being occasionally the seat of stricture, and it certainly is so; but

never from a cause originating in itself per se, or independently of

adjacent structures. The form of the sac of a hernia is influenced by

the parts through which it passes, or which it pushes and elongates

before itself. Its neck, H, Plate 37, is narrow at the internal ring of

the fascia transversalis, because this ring is itself narrowed; it is

again narrowed at the external ring, T, Plate 36, from the same cause.

The neck of the sac of a direct hernia, I, Plate 37, being formed in the

space of the separated fibres of the conjoined tendon, or the pubic part

of the transversalis fascia, while the sac itself passes through the

resisting tendinous external ring, is equal to the capacities of these

outlets. But if these constricting outlets did not exist, the neck of

the sac would be also wanting. When, however, the neck of the sac has

existed in the embrace of these constricting parts for a considerable

period--when it suffers inflammation and undergoes chronic

thickening--then, even though we liberate the stricture of the internal

ring or the external, the neck of the sac will be found to maintain its

narrow diameter, and to have become itself a real seat of stricture. It

is in cases of this latter kind of stricture that experience has

demonstrated the necessity of opening the sac (a proceeding otherwise

not only needless, but objectionable) and dividing its constricted neck.

The fact that the stricture may be seated in the neck of the sac

independent of the internal ring, and also that the duplicature of the

contained bowel may be adherent to the neck or other part of the

interior, or that firm bands of false membrane may exist so as to

constrict the bowel within the sac, are circumstances which require that

this should be opened, and the state of its contained parts examined,

prior to the replacement of the bowel in the abdomen. If the bowel were

adherent to the neck of the sac, we might, when trying to reduce it by

the taxis, produce visceral invagination; or while the stricture is in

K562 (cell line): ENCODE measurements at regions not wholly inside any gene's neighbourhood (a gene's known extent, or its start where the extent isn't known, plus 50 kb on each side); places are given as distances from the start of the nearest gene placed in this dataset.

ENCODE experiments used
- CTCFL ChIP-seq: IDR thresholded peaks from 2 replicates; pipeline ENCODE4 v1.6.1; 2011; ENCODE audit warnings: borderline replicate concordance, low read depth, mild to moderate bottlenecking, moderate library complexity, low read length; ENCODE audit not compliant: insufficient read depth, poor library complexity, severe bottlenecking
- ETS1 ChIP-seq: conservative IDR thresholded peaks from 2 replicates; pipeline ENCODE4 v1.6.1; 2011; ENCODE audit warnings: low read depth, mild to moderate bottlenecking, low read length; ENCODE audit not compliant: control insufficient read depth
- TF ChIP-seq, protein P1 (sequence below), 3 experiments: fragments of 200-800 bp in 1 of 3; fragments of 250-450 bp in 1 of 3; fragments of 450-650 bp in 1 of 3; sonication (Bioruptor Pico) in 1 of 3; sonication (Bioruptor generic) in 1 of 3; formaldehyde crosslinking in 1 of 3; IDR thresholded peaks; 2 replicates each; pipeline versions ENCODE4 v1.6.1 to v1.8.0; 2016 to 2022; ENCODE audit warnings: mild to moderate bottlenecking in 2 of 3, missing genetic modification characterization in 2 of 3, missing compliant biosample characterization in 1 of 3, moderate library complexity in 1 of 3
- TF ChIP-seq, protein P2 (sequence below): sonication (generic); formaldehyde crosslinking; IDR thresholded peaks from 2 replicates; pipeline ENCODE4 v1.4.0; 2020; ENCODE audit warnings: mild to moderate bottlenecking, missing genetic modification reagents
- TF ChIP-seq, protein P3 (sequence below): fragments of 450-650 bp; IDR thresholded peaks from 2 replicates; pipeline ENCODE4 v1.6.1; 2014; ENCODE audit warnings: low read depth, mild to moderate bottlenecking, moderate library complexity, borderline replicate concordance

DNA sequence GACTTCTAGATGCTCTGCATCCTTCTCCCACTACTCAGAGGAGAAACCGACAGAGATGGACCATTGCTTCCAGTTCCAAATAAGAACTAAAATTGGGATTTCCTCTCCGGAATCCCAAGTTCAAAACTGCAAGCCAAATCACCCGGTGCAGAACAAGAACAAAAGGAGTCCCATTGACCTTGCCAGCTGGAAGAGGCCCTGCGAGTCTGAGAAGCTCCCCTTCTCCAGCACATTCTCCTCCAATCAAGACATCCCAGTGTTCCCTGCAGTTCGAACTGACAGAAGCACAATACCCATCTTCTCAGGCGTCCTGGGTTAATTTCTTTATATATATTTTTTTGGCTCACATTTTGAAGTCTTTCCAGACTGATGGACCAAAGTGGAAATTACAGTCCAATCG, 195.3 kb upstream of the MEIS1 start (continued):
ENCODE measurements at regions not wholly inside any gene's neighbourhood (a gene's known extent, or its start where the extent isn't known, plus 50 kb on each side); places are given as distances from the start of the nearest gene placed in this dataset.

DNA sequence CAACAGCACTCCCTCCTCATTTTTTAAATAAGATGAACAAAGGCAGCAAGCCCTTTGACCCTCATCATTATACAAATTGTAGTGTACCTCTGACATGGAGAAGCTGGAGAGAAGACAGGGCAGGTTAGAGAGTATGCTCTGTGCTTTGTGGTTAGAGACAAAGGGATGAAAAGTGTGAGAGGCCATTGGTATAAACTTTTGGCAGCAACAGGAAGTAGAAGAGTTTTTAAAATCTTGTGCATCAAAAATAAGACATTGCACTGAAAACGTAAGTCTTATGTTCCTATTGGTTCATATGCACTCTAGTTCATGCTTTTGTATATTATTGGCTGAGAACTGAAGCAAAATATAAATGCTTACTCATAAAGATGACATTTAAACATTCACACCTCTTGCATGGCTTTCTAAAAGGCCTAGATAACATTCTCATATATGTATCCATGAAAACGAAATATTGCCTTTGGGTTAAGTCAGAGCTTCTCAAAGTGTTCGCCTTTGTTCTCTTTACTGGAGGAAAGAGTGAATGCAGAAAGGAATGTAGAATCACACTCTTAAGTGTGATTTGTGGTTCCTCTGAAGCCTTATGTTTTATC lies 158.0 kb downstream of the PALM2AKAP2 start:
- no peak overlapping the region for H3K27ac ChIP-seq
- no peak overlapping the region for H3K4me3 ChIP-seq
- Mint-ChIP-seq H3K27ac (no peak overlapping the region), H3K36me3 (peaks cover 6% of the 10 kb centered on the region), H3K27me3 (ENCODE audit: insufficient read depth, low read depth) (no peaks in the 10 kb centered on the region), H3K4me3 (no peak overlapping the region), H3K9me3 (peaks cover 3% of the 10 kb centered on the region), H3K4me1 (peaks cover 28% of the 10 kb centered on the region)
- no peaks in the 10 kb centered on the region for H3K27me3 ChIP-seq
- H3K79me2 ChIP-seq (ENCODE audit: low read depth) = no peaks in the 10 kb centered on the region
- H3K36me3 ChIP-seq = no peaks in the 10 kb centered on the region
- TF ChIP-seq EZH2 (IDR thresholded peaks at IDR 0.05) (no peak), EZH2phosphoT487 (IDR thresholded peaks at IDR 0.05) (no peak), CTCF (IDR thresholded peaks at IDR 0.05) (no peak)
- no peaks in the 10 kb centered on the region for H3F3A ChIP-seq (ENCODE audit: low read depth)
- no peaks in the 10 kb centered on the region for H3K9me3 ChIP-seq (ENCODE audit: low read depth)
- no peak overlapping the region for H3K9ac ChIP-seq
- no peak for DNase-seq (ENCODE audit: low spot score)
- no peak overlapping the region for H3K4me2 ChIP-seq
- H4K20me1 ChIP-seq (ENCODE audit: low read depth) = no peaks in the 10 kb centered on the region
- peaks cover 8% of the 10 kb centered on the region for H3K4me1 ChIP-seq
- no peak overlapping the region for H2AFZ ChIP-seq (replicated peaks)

the neck of the sac, if we were to return this and its contents en masse

(the "reduction en bloc") into the abdomen, it is obvious that the bowel

would be still in a state of strangulation, though free of the internal

ring or other opening in the inguinal wall.

The operation for the division of the stricture by the knife is

conducted in the following way: an incision is to be made through the

integuments, adipous membrane, and superficial fascia, of a length and

depth sufficient to expose the tendon of the external oblique muscle for

an inch or so above the external ring; and the hernia for the same

extent below the ring. The length of the incision will require to be

varied according to circumstances, but its direction should be oblique

with that of the hernia itself, and also over the centre of its

longitudinal axis, so as to avoid injuring the spermatic vessels. If the

constriction of the hernia be caused by the external ring, a director is

to be inserted beneath this part, and a few of its fibres divided. But

when the stricture is produced by either of the muscles which lie

beneath the aponeurosis of the external oblique, it will be necessary to

divide this part in order to expose and incise them.

When the thickened and indurated neck of the sac is felt to be the cause

of the strangulation, or when the bowel cannot be replaced, in

consequence of adhesions which it may have contracted with some part of

the sac, it then becomes necessary to open this envelope. And now the

position of the epigastric artery is to be remembered, so as to avoid

wounding it in the incision about to be made through the constricted

neck of the sac. The artery being situated on the inner side of the neck

of the sac of an oblique hernia, requires the incision to be made

outwards from the external side of the neck; whereas in the direct